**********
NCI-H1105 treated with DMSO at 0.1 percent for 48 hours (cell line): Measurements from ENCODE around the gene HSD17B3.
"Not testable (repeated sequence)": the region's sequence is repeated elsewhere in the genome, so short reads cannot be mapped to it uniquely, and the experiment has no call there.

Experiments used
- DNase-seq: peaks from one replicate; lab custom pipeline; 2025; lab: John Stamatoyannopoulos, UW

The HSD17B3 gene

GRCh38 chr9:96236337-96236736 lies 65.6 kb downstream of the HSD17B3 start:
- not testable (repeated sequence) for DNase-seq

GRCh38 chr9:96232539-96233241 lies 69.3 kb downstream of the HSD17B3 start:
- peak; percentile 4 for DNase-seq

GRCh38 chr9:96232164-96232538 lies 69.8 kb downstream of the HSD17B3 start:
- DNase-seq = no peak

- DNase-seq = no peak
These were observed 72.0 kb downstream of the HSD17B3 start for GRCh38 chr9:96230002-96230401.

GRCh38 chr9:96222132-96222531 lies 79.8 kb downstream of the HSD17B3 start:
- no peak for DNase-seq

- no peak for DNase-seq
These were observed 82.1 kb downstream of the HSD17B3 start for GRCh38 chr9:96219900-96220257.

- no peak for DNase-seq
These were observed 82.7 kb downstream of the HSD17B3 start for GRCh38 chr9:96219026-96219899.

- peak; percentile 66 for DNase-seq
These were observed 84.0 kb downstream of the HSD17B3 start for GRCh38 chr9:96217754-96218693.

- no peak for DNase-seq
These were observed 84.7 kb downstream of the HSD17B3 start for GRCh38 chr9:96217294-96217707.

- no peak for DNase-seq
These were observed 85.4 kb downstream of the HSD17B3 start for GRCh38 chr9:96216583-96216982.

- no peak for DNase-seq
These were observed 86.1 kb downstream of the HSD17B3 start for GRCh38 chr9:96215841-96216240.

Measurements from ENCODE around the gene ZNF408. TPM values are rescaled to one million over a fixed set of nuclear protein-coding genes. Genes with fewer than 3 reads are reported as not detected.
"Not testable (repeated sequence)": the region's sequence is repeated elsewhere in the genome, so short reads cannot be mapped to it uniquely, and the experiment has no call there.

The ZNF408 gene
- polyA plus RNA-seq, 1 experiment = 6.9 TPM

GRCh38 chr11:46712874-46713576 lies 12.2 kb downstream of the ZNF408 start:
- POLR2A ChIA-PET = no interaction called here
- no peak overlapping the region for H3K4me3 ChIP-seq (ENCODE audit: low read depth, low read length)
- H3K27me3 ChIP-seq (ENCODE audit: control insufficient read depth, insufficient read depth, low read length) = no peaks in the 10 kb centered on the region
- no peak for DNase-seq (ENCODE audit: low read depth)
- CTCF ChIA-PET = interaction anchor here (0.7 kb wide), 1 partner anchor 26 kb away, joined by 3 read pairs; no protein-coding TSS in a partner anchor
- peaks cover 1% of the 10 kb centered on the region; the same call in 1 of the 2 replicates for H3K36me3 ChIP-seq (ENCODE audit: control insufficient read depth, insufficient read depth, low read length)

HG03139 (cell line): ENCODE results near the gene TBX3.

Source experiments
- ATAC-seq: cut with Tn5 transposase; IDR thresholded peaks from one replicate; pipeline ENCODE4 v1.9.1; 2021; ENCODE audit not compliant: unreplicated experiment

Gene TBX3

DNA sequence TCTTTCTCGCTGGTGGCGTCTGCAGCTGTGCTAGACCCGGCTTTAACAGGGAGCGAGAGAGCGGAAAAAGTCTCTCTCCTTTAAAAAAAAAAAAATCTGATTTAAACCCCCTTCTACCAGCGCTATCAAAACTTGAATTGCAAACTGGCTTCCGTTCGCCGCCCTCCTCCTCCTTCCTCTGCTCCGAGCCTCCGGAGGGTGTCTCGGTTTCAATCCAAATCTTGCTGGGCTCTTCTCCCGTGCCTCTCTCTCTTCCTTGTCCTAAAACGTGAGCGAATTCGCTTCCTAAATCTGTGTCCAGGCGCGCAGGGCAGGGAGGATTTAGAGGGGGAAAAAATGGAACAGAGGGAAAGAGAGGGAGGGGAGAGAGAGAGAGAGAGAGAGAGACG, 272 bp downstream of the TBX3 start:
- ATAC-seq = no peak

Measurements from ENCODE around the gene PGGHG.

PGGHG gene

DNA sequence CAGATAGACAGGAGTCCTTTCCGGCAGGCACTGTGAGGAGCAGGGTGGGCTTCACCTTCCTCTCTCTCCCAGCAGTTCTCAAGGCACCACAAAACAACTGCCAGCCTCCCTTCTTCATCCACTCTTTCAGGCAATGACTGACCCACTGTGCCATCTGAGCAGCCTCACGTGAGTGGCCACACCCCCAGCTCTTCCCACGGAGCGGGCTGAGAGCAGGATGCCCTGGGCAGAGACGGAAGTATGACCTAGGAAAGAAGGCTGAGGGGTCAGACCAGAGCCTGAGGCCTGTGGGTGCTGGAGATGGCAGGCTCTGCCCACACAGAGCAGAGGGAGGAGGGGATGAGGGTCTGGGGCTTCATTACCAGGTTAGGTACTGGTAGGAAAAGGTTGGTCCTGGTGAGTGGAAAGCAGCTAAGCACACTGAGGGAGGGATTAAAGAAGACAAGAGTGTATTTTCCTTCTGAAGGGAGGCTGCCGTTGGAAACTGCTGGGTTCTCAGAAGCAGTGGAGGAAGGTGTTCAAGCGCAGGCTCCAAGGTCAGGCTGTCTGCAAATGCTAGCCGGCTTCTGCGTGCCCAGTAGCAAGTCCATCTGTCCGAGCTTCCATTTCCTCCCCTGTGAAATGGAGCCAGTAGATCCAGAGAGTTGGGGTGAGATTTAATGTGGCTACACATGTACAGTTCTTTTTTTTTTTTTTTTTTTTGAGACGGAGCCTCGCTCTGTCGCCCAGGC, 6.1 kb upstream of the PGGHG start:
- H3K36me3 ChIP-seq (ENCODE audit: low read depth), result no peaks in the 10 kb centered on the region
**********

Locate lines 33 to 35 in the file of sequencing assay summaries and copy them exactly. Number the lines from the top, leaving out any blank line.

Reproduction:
- POLR2A ChIA-PET = no interaction called here
- no peak overlapping the region for H3K4me3 ChIP-seq (ENCODE audit: low read depth, low read length)
- H3K27me3 ChIP-seq (ENCODE audit: control insufficient read depth, insufficient read depth, low read length) = no peaks in the 10 kb centered on the region